COCAINE BEAR. The fatal effects of drug use [Review]
In December 1985, a black bear was found dead in northern Georgia, having died as a result of ingesting cocaine thrown from a plane by a smuggler wanting to get rid of unnecessary ballast. This event inspired Jimmy Warden’s screenplay for the comedy horror film suggestively titled Cocaine Bear. Directed by Elizabeth Banks, the film starts with an ejtis anecdote and turns it into a monster movie pastiche, which according to the director is a kind of “revenge story” of a teddy bear poisoned by drugs.
Cocaine Bear begins with the opening intro, in which the drug dealer throws a load of cocaine out of the plane, and then, instead of parachuting after him, he hits his head and falls unconscious. This slapstick moment bluntly shows the viewers what we’re dealing with – Banks’ film will not play with subtleties, reaching for the simplest means to cause suspense and laughter. Then we see how the title bear also consumes the title cocaine and turns into a hyperactive, aggressive beast massacring tourists who do not expect a bloody end to their vacation. After such setting, you can proceed to the main story about the confrontation of man with the merciless representative of nature.
The driving force of Cocaine Bear are classically arranged scenes of bear attacks punctuated with grotesque humour. Admittedly, the narrative is built around several intersecting threads – a detective following the trail of a found corpse of a drug dealer, smugglers wanting to recover the cargo (one of Ray Liotta’s last appearances), truants lost in the forest and their mother and a guard looking for them – but in fact they are just a pretext for subsequent sequences-sketches, in which the main joke about the drugged bear returns. Surprisingly, in the vast majority of these subsequent scenes are arranged so efficiently that, despite the repetitive formula, Cocaine Bear is actually funny, and further appearances of the title “monster” can be expected to see what staging trick will be used this time.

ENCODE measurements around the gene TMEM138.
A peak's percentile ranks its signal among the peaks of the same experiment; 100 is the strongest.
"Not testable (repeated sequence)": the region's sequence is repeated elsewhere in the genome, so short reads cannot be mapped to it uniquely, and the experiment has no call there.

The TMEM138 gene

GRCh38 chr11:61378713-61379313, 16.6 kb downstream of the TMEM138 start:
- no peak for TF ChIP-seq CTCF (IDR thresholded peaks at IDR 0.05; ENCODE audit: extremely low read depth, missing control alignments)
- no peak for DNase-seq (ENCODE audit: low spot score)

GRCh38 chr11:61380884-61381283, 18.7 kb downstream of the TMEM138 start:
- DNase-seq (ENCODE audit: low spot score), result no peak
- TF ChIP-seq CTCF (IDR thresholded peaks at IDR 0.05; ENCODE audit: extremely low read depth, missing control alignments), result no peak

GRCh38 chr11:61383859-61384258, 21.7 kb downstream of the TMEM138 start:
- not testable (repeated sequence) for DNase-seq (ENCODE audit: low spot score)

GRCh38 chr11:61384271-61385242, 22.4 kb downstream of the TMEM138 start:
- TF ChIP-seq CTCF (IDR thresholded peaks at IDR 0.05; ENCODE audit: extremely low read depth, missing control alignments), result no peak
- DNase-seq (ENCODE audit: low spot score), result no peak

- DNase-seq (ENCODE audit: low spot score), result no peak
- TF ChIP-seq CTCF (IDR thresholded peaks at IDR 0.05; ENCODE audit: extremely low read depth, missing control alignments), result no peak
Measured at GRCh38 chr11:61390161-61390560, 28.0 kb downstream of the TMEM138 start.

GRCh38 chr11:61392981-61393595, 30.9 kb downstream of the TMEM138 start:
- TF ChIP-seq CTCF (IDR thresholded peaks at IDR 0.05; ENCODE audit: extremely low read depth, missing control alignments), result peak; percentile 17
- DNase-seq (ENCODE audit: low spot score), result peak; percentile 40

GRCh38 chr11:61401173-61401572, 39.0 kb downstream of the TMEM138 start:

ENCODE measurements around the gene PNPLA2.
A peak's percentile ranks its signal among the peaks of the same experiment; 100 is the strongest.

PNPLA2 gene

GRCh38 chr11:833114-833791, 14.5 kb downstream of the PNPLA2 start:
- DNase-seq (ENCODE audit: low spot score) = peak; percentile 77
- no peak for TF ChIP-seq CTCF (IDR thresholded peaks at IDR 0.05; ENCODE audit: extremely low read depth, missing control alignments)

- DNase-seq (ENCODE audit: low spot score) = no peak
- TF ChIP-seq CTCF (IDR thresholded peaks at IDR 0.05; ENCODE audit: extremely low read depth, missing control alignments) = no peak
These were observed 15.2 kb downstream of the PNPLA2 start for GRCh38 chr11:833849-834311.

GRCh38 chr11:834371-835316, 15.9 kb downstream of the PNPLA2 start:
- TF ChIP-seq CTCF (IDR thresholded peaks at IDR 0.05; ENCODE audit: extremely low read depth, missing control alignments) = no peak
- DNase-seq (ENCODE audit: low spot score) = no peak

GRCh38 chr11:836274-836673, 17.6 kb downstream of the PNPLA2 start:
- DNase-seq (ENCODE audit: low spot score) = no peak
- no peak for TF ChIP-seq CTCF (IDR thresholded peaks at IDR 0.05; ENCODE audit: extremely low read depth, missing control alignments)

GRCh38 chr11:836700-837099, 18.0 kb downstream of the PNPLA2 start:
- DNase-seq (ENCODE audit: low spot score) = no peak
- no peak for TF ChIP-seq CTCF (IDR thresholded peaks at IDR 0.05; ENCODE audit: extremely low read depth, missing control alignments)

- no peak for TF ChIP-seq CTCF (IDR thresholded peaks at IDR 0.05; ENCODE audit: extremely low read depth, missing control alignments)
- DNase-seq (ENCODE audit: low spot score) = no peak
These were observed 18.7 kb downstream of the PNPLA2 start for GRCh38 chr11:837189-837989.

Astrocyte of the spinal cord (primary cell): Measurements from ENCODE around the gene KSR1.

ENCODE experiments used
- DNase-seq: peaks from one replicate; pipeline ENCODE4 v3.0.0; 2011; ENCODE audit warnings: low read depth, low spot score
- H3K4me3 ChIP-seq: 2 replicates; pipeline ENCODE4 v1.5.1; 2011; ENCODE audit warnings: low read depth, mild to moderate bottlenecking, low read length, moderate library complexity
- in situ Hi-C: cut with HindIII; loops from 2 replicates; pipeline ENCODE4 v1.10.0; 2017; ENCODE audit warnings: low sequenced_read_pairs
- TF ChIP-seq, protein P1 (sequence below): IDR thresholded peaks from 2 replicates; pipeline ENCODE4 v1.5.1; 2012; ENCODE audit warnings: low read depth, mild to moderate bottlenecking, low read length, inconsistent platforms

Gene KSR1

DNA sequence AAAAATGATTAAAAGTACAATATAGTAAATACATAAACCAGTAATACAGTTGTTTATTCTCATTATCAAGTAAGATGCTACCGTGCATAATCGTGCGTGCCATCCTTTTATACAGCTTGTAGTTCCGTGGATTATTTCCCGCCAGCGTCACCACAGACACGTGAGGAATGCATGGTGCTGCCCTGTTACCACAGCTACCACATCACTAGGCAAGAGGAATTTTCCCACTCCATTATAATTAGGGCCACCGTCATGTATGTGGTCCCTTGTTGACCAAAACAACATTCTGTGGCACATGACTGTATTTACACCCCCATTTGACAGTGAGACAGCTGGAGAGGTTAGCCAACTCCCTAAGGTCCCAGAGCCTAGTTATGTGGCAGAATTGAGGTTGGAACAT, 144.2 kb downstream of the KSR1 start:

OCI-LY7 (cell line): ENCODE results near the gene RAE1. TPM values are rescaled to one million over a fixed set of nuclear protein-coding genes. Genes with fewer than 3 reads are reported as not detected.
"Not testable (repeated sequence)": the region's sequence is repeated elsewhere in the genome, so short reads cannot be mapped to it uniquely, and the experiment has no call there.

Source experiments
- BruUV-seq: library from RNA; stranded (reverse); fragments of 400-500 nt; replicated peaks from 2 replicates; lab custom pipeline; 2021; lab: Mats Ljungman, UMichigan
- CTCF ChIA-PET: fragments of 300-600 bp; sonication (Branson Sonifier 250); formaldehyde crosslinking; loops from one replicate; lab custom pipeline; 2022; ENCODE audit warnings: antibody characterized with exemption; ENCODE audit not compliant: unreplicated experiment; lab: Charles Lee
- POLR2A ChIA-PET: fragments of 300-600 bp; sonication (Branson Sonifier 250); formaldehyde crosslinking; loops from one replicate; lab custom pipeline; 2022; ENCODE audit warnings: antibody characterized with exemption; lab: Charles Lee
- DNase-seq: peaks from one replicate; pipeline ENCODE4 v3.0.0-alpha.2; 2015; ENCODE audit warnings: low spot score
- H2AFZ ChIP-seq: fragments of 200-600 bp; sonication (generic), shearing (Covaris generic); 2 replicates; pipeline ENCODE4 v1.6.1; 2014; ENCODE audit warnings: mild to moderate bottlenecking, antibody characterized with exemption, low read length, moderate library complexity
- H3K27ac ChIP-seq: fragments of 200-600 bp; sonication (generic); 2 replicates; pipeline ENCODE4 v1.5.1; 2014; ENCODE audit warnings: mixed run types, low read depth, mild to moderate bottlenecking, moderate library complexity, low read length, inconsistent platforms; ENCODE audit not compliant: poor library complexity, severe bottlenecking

The pastiche impetus is enough for less than 90 minutes of the film, but the makeshift dramaturgy can be disappointing at some moments. The pretextual nature of the plot is particularly noticeable in the final acts of the film, which try to lead the plots of the bear and people to a more moralistic conclusion. Completely unnecessary, because in the story of an animal flying around the forest in a drug frenzy and the representatives of an advanced civilization terrorized by it, no additional subtext or message is needed. Banks and Warden want to move towards a perverse metaphor of nature “returning” the devastating blows delivered to it by humanity, but they succeed rather crudely. One may wonder whether the cocaine bear alone as the axis of the narrative is not enough for this purpose, and therefore whether more explicit additions are needed at all. They only spoil the basic concept, highlighting the shallows of the script, which is otherwise successfully masked by pastiche dynamics.
However, even if Cocaine Bear suffers from the inequalities of the script, it is compensated by the arrangement of the action and the film as a whole is rather enjoyable. The animations of the bear itself also deserve a mention, as they give realism to its scenes, thanks to which we do not have the impression that we are watching a cheap parody, but a really well-prepared film rip. Contrary to what you might have feared – that Banks’ movie would be a viral bait, closer to C-class productions known from the late-night TV schedule than to serious cinema – Cocaine Bear is decent entertainment, perfect for looser screenings with friends.